Neo-Platonism began with the philosopher Plotinus, though Plotinus claimed to have received his teachings from Ammonius Saccas, an illiterate dock-worker in Alexandria. His most important work was the Six Enneads, in which he explains his philosophy.
Plotinus taught the existence of an indescribable One, which emanated the rest of the universe as a sequence of lesser beings. Later Neo-Platonic philosophers, especially Iamblichus, added hundreds of intermediate gods and beings as emanations between the One and humanity; but Plotinus' system was much simpler in comparison.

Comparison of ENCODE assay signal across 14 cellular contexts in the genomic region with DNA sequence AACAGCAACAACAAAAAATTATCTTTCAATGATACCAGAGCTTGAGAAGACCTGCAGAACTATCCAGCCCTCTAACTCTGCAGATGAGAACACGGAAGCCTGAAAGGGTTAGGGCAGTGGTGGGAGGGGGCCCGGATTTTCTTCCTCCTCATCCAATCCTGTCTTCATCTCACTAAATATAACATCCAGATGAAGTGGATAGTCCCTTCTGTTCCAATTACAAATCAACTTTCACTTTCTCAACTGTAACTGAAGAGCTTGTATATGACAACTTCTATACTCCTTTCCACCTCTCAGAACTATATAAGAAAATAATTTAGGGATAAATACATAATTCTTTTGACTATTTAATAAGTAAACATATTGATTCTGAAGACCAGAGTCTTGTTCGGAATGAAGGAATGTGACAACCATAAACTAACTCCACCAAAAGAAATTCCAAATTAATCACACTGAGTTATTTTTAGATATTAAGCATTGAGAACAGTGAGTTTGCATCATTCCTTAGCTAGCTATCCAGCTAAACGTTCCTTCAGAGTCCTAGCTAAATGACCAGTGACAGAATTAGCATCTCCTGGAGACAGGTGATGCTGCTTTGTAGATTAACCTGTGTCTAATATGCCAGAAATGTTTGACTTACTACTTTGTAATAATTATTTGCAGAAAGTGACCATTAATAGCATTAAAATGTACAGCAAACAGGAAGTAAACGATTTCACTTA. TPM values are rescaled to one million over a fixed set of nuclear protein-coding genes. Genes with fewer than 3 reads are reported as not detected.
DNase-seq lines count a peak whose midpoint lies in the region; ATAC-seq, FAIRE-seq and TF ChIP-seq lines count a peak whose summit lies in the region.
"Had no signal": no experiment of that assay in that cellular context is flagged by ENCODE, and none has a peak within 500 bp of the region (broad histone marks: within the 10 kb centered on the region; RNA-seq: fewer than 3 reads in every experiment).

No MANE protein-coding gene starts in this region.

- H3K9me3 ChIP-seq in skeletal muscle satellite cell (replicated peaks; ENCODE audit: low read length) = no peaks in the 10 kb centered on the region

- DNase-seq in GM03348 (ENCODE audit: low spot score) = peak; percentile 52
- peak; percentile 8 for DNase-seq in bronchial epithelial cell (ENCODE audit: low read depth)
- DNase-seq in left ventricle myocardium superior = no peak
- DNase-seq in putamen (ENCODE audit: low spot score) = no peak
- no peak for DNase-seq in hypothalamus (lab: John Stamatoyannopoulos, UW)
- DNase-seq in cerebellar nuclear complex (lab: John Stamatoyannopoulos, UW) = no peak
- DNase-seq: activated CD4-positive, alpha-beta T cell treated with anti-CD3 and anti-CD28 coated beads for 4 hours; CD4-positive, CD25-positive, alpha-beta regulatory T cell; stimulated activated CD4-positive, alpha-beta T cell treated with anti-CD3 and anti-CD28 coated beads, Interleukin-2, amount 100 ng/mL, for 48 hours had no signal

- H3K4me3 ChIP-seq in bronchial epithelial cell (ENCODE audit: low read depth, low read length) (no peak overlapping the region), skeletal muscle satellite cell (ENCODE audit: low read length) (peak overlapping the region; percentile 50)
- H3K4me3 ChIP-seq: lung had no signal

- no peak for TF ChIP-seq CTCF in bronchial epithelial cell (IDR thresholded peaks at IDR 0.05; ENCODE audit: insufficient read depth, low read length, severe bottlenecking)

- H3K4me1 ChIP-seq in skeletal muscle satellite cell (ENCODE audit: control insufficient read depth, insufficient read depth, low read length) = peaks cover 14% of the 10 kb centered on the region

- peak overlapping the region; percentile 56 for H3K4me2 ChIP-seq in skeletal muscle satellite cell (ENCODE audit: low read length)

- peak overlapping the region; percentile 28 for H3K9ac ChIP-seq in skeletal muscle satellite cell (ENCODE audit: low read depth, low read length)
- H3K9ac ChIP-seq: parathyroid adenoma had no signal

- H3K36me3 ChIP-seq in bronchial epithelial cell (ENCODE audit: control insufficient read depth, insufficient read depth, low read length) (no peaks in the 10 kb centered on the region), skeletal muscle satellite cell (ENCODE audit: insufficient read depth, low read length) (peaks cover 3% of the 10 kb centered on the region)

Neo-Platonism was frequently used as a philosophical foundation for paganism, and as a means of defending paganism against Christianity; but many Christians were also influenced by Neo-Platonism. In Christian versions of Neo-Platonism, the One is identified as God. Most important of these was Pseudo-Dionysius the Areopagite, whose work was very influential in the Middle Ages. Augustine of Hippo converted to Christianity under the influence of Plotinus, leading most scholars to label Augustine a frank Neo-Platonist; although, they note that Augustine's subordination of philosophy to scripture leads to striking differences from the non-Christian philosophy. Some scholars have shown that Neo-Platonism was also influenced by Christian theology, notably through the belief systems known as Gnosticism.